Double Plant Your Bulbs
For Maximum Splendor!
Your containers will look like they came from a garden show exhibit
is that they give us a stunning display of color in the dead of winter. Plus if you get them started early enough, and have staggered your plantings, you can have flowering bulbs in your home from January all the way until spring.
That said however, one of the most common questions asked is, "I love bulbs indoors, but how do I get my pots to look full and gorgeous like a flower show exhibitor's - they always get so much color in just one container - how do they do that?"
Well we have the answer to that question, and this month we are going to show you exactly how flower show exhibitors get so many tulips and daffodils to flower in one container.
The secret is that they plant bulbs on top of each other. The reason award winners' pots look so packed with flowers is because they ARE packed with flowers!
So follow the few steps below and this winter you'll have containers that are litterally bursting with color!
Getting Started With Proper Soil Mix
According to many award-winning flower show exhibitors, the best way to start your bulbs off is to have a good potting mix.
Here's a recipe that top bulb growers and exhibitors use:
- 2 parts good garden compost
- 2 parts regular potting mix
- 1 part perlite
- 1 part course sand
Of course if you don't want to make your own mix and you'd rather use regular potting soil that's fine too; you'll still get great results.
Use good potting soil:
Bulbs That Work Best
The best bulbs to use with this planting technique are:
3. Reticulated Iris (Iris reticulata)
It's not normally recommended to double plant hyacinth because they tend to push each other out of the soil.
Healthy tulip bulb:
Don't forget that any time you're working with spring-flowering bulbs, they will need some cold treatment. So there are two options for you:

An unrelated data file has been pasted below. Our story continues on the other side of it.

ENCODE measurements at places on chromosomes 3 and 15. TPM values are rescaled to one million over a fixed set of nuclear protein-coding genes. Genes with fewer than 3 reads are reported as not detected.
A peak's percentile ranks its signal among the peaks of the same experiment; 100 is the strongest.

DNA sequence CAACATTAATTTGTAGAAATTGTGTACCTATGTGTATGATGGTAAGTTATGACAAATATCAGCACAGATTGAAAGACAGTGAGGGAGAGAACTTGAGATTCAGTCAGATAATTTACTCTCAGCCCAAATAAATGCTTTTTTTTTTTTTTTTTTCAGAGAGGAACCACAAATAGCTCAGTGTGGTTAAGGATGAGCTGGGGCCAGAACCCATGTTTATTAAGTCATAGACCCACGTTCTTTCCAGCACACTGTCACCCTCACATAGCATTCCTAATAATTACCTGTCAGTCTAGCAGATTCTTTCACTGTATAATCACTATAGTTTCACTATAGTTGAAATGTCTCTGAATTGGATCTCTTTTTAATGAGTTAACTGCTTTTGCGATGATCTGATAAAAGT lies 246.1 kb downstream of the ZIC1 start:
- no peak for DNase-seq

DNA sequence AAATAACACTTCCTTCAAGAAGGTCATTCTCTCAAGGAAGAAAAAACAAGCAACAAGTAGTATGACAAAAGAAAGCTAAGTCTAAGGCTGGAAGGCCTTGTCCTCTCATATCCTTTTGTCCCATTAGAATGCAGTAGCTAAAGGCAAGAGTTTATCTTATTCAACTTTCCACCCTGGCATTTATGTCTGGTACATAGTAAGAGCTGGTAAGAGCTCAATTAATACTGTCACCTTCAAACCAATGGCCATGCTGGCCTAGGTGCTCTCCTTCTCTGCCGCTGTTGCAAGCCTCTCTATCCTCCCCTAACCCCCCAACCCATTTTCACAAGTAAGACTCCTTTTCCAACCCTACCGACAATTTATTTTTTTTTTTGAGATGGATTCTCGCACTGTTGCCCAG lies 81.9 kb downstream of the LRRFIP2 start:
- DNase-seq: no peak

1. You can give the bulbs their cold treatment BEFORE you plant them up.
2. You can plant the bulbs up and then give the ENTIRE container its cold treatment.
Note: If you need more help with how to give bulbs cold treatments, read our past article that gives detailed step-by-step instructions along with pictures and professional tips:
Confidently Forcing Bulbs - The Best Ever!
Give bulbs cold treatment either before or after
How To Double Plant Bulbs
- Choose a pot that is deep enough to accommodate two layers of bulbs. For this article we are using a container that is 7 inches (17.5 cm) deep and 9 inches (22.5 cm) wide. The container can be plastic, terra cotta, or ceramic, it really doesn't matter. Use what is convenient for you.
- Purchase quality bulbs and purchase enough for two layers. For this article we are using 11 tulip bulbs.
Note: If you don't know how to buy or choose quality bulbs, read our past article: Confidently Forcing Bulbs - The Best Ever! for pictures and information how to do this.
- Depending on the size of your bulbs, fill the bottom one-third to one-half of your pot with potting mix.
- Put in your first layer of bulbs, pointed side up, and not quite touching each other. In our first layer we planted 5 bulbs.
- Add more potting mix until the tops of the bulbs just poke through the surface.
- Put your second layer of bulbs in between the tops of the first layer. In our second layer we planted 6 bulbs.
- Add your last layer of potting mix until you can barely see the tops of the bulbs sticking through.
- Make sure to leave enough room at the top so you can water the soil in.
- Water them in.
At this point you are done! If you have opted to plant the container first and then give the bulbs their cold treatment, you need to do that.
If your bulbs have already been given their necessary hours of cold treatment, then put the container in a warm sunny location so they can start to grow. Remember to keep the soil moist, but not wet, and in 3 or 4 weeks flowers will appear.
Choose a large
Fill container one-third
to one-half full:
Put in first layer of bulbs:
Add potting mix until tops
just poke through:
Add second layer of bulbs
in between the tops of
the first layer:
Add last layer of potting mix. Tops should just poke through:
If you want full, stunning, and show-stopping containers of bulbs this year, now you know how to do it. In fact, I've seen people use this same technique out in the garden, so there is no reason not to try double planting there as well.
It's an easy way to get out-of-the-ordinary results and it will increase your enjoyment of your bulbs ten fold because the color will be so lush!
Hilary Rinaldi is a member of the National Garden Writers Association, a nationally published writer, and a certified organic grower. She regularly speaks and writes about all gardening related topics, with an emphasis on making gardening a successful and enjoyable process for anyone who wants to learn. Weekend Gardener Monthly Web Magazine concentrates of giving detailed gardening tips and gardening advice to all levels of gardeners.
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